Wildlife expert Sir David Attenborough has returned to Pembrokeshire as he continues to film for his new tv series.

Sir David, 96, dropped into Skomer Island in June to spot a rich variety of bird and mammal life for the new BBC1 natural history show, Wild Isles.

And on Friday, August 26, there was a sighting of the remarkable veteran in south Pembrokeshire when he visited the Green Bridge of Wales area to spy seals in the sea below.

Sir David is working on a new BBC1 series called Wild Isles. Inset picture: David PriceBlue skies and an even bluer sea wer the ideal conditions that welcomed Sir Dsvid. Picture: David Price

Fans were delighted that Sir David is back in Pembrokeshire once again, with a suggestion that he may have enjoyed seaside holidays in the area when he was a child, and that he was stationed at Dale during the Second World War.

Sir David is working on a new BBC1 series called Wild Isles. Inset picture: David PriceThe wildlife legend and his camera crew were busy on the clifftop.Picture: David Price

Sir David was described as a ‘legend’ by David Price, who posted photos of the conservion star on the Pembrokeshire- I LOVE IT! Facebook group.

Supporters called him ‘a truly wonderful human’ ; ‘an inspiration to us all’ and ‘my hero in my most beautiful place’.

Sir David is working on a new BBC1 series called Wild Isles. Inset picture: David PriceOff to spot some seals! Picture: David Price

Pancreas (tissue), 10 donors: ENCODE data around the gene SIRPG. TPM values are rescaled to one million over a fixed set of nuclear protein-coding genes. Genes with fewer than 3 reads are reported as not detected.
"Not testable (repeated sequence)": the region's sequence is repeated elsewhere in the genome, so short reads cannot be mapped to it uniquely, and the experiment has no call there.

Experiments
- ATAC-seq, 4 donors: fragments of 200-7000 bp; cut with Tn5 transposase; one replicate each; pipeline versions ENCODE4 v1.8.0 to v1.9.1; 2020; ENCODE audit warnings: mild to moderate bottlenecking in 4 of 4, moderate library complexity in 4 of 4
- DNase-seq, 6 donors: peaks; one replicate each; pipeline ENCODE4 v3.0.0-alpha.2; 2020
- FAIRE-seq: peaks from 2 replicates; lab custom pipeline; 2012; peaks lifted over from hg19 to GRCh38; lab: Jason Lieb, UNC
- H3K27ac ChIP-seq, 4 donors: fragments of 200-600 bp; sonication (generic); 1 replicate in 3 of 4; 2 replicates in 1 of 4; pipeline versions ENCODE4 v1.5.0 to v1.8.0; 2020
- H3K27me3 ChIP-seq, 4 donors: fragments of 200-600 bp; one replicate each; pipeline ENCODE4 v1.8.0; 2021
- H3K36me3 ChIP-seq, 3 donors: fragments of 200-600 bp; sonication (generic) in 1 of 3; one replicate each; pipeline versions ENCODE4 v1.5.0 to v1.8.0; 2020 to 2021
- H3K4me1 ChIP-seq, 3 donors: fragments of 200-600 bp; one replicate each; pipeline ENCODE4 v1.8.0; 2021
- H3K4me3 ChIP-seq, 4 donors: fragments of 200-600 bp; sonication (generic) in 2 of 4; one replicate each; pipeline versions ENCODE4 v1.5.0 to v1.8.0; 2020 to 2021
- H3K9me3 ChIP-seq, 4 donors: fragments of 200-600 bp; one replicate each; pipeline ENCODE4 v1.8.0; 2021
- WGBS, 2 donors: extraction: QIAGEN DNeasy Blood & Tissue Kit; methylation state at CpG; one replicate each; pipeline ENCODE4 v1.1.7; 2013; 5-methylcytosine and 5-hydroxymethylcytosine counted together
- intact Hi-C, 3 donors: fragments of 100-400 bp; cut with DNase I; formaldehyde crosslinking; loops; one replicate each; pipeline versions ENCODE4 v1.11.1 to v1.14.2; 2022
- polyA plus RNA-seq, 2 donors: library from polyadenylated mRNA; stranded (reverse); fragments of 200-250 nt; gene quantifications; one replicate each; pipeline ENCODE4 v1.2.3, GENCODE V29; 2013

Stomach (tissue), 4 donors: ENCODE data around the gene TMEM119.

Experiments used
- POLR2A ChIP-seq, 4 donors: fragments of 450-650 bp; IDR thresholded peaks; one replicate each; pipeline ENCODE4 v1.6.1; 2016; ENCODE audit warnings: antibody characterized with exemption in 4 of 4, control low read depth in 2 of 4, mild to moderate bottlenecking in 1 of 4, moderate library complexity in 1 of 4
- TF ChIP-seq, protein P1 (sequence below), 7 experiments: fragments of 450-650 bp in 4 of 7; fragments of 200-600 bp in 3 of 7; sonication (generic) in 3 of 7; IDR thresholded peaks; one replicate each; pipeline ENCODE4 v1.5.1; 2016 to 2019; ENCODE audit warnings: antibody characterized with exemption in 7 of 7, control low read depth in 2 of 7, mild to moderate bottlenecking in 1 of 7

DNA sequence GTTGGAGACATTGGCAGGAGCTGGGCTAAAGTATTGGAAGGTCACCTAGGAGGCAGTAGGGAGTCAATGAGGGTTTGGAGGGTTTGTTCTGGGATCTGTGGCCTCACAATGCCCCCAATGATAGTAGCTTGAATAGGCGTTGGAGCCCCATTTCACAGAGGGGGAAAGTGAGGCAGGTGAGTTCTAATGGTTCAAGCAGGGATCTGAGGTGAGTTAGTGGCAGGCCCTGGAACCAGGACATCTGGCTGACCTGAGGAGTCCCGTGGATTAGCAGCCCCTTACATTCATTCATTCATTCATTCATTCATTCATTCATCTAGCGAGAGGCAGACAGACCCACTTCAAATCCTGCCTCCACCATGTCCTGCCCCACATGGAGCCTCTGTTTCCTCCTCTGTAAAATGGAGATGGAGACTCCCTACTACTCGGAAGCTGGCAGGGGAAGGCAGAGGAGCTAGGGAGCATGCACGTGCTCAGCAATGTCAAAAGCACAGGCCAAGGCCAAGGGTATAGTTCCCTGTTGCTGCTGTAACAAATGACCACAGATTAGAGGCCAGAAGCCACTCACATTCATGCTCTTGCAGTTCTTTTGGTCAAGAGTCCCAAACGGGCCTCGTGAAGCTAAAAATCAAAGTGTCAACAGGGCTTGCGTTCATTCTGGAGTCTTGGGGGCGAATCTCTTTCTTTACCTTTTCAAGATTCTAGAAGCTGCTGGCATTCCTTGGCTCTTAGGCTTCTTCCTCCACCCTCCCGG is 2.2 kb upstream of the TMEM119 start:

Another onlooker said: “I walked through the middle of them not realising it was him checking on the seal pups."

The new series is being filmed by Silverback Films and will highlight how the UK is an important place for wildlife and the behaviours of a wide range of animals.

Sir David said in publicity material for the series: “In my long lifetime, I have travelled to almost every corner of our planet. I can assure you that in the British Isles, as well as astonishing scenery there are extraordinary animal dramas and wildlife spectacles to match anything I have seen on my global travels.”

The series is co-produced by The Open University, the Royal Society for the Protection of Birds (RSPB) and World Wide Fund for Nature (WWF).

Tanya Steele, chief executive of WWF, said: “The UK is one of the most nature-depleted countries in the world – we need to change that.

“Our aim is that this stunning series featuring some of our best-loved species will inspire people to take action to safeguard and restore nature for future generations.”